Review-The Paper Cinema's Odyssey-Hong Kong Arts Festival


By: Satoshi Kyo


The Paper Cinema's performance of the Greek epic poem, Homer's Odyssey, was rather unique. It was actually an animation that could have been easily recorded and packaged into a DVD. But then, that's not the point. The brilliance and pleasure of The Paper Cinema is not only on what one sees or hears on the screen, but actually in witnessing how the animation, music and sound effects is created in realtime. It was like watching the "making of" of a movie while watching the movie itself.
The 75 minutes with no interval animation of Odyssey was created with two cameras set on downstage right. Two puppeteers, Nicholas Rawling and Imogen Charleston, manipulated cut-outs of black and white drawings in front of the cameras that was then projected directly onto the screen. And not very different to silent movies, a team of musicians, Christopher Reed, Katherine Mann and Hazel Mills, on downstage left played music and created sound effects to accompany the animation.
It was a wonder on how little drawings, when strategically moved and positioned, can create amazing depth and dynamic. The drawings were not mere illustrations of the original text, but they were infused with great sensitivity and humor. There were even hitchhiking, missing person poster and motorcycles. The drawings also became 'Technicolor' at the very end to underscore the happy ending. Meanwhile, the music complemented the mood and actions onscreen and the sound-effects enhanced the drama impressively.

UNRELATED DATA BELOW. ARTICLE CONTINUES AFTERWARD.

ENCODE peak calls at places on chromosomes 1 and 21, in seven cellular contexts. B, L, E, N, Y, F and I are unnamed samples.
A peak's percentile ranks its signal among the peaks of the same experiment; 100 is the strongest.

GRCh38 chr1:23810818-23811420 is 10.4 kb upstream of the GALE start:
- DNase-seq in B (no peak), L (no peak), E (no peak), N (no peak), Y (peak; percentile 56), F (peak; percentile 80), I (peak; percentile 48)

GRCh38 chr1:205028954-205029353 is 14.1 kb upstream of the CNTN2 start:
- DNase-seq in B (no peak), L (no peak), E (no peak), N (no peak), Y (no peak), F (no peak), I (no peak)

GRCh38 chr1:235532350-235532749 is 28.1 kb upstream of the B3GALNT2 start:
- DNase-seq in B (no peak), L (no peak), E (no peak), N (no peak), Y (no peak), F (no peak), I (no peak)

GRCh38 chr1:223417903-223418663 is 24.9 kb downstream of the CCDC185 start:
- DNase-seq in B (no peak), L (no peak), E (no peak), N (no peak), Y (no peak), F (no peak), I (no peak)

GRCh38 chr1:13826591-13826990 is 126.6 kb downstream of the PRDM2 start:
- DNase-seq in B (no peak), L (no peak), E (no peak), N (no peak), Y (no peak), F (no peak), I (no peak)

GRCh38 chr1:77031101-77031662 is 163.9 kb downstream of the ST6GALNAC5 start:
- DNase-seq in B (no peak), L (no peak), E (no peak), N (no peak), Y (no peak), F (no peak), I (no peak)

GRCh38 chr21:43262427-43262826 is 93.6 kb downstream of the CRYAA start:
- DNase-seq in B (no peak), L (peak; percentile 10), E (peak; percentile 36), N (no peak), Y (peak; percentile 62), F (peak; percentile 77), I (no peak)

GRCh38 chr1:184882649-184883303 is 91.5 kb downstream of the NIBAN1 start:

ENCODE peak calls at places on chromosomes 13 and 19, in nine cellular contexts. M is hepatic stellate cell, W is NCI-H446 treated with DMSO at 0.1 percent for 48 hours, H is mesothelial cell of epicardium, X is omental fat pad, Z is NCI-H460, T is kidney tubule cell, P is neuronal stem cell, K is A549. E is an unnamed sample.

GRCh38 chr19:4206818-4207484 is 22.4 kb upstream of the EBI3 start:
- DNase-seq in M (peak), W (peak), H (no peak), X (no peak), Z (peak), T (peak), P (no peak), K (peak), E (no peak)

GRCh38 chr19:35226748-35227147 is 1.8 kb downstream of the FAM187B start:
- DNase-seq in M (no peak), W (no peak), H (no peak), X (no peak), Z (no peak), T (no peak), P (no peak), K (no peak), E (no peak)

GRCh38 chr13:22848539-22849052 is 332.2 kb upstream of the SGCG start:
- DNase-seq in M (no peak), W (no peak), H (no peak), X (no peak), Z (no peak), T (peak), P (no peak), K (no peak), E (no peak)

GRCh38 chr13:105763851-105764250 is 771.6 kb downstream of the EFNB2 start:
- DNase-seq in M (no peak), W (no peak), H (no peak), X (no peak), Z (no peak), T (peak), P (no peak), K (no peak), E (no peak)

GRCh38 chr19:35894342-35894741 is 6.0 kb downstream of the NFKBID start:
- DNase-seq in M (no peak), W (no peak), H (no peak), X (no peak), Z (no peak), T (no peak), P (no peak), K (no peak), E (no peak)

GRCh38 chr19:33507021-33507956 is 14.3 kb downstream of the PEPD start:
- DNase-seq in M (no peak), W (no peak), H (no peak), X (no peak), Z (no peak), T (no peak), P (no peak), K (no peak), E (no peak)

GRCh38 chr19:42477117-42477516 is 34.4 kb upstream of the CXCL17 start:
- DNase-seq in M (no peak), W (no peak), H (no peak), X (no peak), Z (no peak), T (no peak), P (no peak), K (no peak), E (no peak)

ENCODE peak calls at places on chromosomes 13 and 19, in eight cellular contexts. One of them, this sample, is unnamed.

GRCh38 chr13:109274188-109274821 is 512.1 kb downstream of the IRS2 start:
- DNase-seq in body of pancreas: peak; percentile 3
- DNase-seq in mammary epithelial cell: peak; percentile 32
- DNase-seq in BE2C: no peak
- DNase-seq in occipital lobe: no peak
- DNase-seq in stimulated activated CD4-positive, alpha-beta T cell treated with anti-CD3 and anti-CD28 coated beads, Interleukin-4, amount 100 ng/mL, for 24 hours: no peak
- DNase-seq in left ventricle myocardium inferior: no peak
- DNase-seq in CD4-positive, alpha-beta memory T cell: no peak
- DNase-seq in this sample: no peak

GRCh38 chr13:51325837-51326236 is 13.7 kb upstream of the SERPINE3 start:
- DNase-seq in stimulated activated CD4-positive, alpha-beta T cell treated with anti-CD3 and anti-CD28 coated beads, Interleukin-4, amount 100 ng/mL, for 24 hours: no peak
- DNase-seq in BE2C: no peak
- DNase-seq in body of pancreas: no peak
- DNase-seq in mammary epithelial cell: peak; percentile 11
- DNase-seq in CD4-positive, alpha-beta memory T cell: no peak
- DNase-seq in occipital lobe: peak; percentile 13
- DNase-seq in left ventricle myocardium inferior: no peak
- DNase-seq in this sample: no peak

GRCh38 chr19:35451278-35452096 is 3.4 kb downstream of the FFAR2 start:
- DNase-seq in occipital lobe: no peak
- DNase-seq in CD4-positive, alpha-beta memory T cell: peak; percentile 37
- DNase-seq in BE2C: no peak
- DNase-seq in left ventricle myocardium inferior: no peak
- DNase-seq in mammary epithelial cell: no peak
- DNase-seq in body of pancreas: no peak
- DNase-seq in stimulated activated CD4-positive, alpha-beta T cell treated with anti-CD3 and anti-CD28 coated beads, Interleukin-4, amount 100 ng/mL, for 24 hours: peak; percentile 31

The concept, skill and technique on how the whole show was presented was brilliant. However, whether it was effective in telling the epic story is another issue. While the story has been simplified, the narrative was not always clear. Was it the choice of story or the limitation of concept? Despite the clever execution, I can't help but feel that the animation, with its intent and purpose, missed the target because it didn't tell the story lucidly and intelligibly enough. Nevertheless, it was a charming and delicate piece of theatre.

The Paper Cinema's Odyssey is playing through March 1. For more information, click here.



Rate This Show: 1 2 3 4 5 Audience Rating: 3.5


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